How to Avoid Stagnation in EHR Change - Cover

How to Avoid Stagnation in EHR Change

This is the tenth in a series of excerpts from a recent Arch Collaborative exclusive webinar, hosted by Taylor Davis and featuring Rob Schreiner, MD, President of Wellstar Medical Group.

Taylor Davis:

"What are the keys to the building on these changes?"

Rob Schreiner:

"Right. So in the next slide is just a simple graph or chart.

I didn't fill it in, but, here's a few examples in each column of what went well in our change efforts (to give our audience an idea of what we're talking about here). So we expected that direct observation of the docs and staff during a typical work day. At baseline we anticipated that direct observation would be important. We didn't anticipate the innumerable and nuanced problems and workarounds that we noticed: That weren't even memorable to them because they'd been doing those workarounds for so long and suffering the pain of them so long they didn't even mention them in conference room.

And we incidentally discovered glitches in our EHR build for that particular specialty. For example: the need to update health maintenance recommendations or the need to modify some of our best practice alerts.

And we didn't anticipate creating the culture of continuous improvement that we did. Yeah, we did expect the folks on the team to be happy with the better future state and going home earlier, and having a more civil day, and being able to visit with one another during lunch instead of see patients or close out charts. We did expect that.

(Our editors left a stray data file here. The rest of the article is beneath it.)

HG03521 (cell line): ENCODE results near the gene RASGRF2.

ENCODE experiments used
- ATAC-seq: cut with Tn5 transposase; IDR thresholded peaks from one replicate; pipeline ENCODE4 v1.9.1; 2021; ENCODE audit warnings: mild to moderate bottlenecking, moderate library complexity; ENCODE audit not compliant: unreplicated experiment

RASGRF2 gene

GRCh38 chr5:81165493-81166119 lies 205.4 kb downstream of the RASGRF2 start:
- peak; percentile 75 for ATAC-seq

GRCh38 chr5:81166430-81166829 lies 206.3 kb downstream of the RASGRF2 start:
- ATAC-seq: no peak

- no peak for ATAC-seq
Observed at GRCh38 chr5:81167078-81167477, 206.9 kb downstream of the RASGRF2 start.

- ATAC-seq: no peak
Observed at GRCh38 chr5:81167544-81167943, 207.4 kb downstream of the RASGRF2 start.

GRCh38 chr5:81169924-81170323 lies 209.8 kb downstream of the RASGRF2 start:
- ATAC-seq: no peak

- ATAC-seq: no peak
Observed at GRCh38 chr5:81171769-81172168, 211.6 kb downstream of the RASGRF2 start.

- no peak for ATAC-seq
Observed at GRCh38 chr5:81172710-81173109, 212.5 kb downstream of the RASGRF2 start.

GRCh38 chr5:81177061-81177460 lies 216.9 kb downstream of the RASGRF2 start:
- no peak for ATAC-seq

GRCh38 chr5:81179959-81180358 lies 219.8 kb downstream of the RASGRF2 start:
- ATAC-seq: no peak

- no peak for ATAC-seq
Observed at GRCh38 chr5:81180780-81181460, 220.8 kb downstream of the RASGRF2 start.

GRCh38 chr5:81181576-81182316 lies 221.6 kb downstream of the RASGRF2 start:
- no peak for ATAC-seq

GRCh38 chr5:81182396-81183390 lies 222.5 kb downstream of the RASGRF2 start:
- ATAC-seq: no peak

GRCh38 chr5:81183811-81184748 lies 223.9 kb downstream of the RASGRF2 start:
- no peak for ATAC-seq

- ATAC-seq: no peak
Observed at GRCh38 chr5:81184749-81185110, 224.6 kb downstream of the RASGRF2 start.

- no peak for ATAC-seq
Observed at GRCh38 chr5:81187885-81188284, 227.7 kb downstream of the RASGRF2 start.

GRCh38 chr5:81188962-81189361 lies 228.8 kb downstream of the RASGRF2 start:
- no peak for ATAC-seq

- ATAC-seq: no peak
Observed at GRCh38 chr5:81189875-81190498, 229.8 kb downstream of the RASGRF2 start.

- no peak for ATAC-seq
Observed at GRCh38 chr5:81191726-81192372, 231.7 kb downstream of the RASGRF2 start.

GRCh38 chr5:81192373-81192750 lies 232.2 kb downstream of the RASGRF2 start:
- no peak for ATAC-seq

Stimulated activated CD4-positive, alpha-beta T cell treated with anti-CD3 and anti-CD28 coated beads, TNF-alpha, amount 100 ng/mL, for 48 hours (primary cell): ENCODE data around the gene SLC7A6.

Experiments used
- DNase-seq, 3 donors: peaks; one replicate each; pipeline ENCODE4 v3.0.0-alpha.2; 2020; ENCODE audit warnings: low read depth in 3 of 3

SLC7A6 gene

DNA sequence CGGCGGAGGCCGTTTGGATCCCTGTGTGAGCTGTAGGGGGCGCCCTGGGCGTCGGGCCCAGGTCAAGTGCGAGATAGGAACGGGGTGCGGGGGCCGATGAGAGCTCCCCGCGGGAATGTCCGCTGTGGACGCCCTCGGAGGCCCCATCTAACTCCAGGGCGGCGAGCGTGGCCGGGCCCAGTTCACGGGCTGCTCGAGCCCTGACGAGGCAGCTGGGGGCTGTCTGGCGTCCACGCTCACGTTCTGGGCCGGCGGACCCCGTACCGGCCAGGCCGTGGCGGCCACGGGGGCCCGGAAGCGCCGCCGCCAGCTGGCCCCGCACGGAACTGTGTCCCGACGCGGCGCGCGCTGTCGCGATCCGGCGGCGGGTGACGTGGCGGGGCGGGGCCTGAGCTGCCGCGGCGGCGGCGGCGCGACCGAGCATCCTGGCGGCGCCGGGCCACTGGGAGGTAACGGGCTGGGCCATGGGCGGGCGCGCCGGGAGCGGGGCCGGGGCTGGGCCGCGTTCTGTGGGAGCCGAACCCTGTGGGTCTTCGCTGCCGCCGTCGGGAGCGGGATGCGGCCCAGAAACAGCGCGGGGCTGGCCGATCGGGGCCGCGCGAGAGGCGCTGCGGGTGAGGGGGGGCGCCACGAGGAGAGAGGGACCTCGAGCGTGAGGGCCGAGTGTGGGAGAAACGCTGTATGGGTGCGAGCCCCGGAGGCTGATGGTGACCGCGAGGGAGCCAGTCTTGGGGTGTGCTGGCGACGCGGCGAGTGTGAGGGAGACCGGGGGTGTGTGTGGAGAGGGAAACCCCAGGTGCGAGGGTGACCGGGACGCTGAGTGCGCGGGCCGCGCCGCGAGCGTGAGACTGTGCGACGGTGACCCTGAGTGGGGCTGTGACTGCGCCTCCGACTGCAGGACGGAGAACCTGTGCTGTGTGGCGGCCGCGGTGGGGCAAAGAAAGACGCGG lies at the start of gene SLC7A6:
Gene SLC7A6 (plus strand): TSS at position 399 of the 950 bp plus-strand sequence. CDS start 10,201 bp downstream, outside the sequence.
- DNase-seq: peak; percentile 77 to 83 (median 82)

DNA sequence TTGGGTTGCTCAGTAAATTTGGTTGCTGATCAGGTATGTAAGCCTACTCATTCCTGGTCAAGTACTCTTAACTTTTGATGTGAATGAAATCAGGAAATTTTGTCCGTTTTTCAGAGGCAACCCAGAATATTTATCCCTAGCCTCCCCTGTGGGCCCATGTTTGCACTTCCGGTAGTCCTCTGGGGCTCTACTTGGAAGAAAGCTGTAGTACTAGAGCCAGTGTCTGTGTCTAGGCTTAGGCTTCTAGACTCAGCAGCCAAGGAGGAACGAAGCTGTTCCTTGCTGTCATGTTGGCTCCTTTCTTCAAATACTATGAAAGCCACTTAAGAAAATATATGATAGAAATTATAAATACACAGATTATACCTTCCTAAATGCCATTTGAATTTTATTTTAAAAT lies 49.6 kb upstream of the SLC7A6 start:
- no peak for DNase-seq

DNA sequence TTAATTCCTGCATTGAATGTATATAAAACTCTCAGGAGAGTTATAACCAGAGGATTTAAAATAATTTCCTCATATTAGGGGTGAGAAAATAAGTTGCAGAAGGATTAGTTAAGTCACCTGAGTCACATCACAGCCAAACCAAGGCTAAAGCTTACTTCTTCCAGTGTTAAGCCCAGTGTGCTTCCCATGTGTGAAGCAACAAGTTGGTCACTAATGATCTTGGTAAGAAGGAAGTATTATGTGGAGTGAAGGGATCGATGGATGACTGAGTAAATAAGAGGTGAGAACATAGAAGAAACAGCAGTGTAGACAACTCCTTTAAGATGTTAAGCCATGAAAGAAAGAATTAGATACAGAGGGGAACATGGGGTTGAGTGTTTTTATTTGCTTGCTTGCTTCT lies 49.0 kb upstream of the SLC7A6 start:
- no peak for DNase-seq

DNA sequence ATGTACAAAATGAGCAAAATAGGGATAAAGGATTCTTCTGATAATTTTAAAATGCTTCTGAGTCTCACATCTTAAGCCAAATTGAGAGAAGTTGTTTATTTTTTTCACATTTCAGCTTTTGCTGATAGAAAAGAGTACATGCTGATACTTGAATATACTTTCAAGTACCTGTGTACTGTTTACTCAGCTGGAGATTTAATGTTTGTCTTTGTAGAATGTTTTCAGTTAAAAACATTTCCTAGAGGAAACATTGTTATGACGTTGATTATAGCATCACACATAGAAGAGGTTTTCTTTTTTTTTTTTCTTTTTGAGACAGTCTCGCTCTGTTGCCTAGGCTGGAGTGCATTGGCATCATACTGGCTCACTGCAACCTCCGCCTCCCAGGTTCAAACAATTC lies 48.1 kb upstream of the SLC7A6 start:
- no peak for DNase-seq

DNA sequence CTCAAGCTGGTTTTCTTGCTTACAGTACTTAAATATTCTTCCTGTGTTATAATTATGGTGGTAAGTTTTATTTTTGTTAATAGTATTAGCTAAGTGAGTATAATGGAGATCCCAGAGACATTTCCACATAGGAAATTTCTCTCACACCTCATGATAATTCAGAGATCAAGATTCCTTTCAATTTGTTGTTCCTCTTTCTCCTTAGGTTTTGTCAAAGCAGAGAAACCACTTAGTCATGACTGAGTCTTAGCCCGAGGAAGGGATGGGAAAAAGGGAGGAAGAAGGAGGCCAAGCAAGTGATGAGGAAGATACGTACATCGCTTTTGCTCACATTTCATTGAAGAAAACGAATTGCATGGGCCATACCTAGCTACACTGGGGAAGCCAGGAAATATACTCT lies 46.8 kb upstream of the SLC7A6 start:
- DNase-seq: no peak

But what we didn't expect was the culture change that occurred. So after we left, they pick the next pain point and they sort of had the template of how to make that better and didn't really need us to hold their hand through it. And they've been picking other things to get better.

One example of what we would do differently? So this is the middle column, we would develop and we did develop a more structured and efficient process to train the docs and staff on the EMR.

That is to say to get them at a proficiency level on the EMR, particularly with the new workflows. We were doing it in a "catch as catch can" fashion. We were sort of chasing people around the office saying, "Do you have five minutes or 10 minutes? I'd like to show you something really cool that you're going to love and you're gonna use it every day." We now do it in a more structured way.

And we also modified the initial EHR training at the time of orientation and on-boarding: rather than shooting for, "just the facts, just the basics, just give me what I need in order to turn on the machine and start typing." - Now we ensure competency in basic functionalities for that particular specialty."

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Photo Cred: Shutterstock, Robert Kneschke